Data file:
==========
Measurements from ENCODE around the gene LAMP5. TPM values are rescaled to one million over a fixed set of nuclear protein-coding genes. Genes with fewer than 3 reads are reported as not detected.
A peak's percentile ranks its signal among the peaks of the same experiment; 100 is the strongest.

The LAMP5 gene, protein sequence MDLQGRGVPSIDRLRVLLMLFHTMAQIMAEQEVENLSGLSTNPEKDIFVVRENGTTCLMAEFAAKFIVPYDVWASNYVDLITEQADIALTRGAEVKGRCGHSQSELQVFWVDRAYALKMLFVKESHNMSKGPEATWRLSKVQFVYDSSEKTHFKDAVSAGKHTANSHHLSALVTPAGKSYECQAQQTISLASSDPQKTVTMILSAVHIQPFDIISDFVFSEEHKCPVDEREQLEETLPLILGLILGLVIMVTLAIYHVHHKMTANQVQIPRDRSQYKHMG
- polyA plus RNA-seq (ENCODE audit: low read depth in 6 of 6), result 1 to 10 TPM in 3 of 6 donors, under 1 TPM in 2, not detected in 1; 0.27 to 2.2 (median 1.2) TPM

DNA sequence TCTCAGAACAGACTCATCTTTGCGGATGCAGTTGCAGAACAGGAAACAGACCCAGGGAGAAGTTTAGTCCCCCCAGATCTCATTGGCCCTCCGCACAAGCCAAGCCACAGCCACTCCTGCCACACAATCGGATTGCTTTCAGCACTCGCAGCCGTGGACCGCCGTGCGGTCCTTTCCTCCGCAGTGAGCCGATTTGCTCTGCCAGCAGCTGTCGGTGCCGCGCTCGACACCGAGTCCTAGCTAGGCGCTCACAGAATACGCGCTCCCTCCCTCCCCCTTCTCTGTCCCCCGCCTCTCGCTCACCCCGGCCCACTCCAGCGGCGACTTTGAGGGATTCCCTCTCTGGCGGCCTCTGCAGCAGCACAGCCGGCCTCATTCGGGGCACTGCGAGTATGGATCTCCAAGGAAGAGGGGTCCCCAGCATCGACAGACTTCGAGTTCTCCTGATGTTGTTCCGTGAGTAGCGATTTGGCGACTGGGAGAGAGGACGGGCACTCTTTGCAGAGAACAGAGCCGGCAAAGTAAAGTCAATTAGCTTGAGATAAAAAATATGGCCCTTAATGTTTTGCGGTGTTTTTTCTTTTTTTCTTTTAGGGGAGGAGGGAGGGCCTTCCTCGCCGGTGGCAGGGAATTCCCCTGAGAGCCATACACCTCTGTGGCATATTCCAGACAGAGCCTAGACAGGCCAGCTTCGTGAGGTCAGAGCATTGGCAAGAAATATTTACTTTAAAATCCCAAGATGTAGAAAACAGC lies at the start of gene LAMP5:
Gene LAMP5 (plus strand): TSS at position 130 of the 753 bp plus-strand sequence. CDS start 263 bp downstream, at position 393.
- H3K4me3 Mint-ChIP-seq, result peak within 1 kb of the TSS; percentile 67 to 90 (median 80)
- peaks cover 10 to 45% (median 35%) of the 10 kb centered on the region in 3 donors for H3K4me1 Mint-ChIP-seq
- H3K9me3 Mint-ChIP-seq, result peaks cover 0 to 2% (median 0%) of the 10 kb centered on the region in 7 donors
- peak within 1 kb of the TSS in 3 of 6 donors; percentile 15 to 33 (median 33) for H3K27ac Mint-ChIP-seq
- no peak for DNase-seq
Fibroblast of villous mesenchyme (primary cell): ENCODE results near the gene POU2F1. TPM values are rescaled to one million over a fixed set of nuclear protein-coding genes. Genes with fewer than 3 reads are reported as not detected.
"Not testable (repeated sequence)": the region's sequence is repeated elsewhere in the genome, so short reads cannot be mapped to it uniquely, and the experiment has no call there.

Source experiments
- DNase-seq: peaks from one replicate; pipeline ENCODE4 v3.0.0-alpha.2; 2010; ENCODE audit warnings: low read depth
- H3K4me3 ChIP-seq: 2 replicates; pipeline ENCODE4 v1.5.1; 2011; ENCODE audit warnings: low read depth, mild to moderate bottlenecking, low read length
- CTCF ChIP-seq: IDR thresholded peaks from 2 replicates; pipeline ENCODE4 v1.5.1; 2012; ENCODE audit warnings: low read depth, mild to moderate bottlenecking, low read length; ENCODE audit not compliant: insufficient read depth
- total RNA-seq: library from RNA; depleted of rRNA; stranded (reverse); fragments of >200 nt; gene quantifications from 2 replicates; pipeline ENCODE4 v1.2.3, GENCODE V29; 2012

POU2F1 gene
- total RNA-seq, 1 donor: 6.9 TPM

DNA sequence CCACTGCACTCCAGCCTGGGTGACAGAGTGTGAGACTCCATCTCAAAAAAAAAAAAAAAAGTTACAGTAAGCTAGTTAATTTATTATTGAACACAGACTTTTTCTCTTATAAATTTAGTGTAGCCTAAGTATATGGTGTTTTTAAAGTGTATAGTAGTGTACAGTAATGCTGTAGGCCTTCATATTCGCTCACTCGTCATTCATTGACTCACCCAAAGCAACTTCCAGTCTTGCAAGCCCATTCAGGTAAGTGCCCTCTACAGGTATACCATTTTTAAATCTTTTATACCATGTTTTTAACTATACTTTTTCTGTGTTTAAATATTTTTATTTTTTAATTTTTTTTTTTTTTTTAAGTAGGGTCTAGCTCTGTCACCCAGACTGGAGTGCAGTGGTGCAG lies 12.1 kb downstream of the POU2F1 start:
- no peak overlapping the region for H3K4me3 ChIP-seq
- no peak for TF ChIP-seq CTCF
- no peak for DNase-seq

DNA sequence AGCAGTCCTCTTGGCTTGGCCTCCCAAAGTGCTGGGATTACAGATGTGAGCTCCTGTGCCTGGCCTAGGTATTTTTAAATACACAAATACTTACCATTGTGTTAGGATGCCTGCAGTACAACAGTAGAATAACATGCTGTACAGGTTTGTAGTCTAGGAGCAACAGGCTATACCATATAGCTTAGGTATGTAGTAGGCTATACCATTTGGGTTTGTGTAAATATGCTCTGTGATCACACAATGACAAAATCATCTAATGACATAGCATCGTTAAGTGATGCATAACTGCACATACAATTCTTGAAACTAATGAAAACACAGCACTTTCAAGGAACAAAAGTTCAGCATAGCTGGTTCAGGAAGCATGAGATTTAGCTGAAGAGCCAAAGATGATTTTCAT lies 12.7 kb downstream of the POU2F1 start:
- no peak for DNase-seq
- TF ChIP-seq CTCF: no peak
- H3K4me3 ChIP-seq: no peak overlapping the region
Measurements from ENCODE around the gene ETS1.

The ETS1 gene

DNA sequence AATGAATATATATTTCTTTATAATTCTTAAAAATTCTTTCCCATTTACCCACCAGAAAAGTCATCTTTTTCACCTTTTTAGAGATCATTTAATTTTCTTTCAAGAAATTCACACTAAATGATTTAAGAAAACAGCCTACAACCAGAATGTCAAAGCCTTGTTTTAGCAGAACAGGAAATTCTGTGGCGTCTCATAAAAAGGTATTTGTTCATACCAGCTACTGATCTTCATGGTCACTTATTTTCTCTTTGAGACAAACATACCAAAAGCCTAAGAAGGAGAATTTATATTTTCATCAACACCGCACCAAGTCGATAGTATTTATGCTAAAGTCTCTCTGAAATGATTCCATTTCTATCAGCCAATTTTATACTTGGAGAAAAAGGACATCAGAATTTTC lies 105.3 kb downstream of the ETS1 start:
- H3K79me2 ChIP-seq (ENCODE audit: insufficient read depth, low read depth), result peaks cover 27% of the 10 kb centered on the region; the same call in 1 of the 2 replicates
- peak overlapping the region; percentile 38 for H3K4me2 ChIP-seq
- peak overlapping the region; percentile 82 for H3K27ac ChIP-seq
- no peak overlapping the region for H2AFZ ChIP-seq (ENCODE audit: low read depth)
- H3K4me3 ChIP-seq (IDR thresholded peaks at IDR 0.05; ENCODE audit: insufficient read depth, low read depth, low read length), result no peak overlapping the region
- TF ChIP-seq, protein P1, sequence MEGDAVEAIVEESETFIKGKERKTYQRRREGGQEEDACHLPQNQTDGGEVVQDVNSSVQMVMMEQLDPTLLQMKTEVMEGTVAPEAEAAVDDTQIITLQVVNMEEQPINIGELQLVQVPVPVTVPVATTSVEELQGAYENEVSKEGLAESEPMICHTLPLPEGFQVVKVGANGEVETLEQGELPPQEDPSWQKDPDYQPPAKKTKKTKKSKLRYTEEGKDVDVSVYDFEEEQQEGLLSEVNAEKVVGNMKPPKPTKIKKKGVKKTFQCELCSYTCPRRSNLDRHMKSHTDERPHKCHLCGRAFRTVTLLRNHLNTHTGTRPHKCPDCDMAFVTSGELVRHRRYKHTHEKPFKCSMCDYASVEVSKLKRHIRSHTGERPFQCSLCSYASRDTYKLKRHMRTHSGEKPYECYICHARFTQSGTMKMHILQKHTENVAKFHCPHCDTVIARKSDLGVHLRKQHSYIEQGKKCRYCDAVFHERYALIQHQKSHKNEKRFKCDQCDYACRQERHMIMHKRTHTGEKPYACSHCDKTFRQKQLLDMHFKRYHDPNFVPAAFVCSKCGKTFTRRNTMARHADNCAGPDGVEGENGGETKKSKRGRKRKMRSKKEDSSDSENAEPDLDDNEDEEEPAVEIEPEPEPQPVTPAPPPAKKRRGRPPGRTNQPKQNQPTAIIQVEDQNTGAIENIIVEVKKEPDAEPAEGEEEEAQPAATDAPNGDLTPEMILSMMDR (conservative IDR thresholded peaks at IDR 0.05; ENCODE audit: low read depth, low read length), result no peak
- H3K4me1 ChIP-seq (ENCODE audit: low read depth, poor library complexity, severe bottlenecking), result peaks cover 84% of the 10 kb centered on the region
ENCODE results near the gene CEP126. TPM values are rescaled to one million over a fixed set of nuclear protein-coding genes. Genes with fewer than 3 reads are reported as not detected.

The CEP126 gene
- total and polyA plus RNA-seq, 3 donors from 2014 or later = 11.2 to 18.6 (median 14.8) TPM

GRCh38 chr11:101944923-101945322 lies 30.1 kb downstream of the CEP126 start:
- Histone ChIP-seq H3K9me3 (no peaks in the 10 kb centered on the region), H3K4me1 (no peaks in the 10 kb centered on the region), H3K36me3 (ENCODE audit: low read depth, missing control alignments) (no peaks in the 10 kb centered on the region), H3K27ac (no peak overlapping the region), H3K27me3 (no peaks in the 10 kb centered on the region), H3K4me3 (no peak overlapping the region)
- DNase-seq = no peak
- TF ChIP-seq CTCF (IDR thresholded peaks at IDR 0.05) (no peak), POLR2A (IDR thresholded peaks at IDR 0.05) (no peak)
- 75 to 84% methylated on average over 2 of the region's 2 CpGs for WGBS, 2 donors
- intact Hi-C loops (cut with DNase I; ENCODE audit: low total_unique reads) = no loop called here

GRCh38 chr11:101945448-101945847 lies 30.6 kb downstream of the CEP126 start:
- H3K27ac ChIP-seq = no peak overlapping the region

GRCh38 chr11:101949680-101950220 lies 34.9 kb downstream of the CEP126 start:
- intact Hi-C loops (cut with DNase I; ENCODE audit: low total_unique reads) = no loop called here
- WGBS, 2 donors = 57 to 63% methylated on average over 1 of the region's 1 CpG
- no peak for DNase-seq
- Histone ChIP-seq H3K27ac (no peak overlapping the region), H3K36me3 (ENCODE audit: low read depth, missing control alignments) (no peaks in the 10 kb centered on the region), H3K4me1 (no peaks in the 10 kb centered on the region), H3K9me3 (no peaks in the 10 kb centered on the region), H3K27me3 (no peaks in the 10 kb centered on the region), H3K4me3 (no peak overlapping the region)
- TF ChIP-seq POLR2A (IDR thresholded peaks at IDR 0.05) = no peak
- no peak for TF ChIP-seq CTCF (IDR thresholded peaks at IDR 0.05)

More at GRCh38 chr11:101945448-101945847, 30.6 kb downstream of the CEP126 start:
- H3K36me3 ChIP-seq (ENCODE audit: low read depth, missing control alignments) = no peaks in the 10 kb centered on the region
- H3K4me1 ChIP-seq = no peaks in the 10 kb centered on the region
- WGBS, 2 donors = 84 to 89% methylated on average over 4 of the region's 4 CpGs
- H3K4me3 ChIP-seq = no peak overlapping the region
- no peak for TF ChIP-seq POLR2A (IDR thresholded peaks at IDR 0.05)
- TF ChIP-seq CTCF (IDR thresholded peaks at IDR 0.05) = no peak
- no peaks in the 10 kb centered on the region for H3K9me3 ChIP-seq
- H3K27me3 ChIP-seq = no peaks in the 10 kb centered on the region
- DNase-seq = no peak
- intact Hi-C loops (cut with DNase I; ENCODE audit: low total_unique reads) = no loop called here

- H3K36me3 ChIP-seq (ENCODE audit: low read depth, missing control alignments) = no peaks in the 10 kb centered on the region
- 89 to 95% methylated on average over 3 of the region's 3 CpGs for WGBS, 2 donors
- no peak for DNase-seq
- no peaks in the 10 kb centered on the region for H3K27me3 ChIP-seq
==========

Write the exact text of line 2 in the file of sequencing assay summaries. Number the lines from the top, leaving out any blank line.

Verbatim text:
A peak's percentile ranks its signal among the peaks of the same experiment; 100 is the strongest.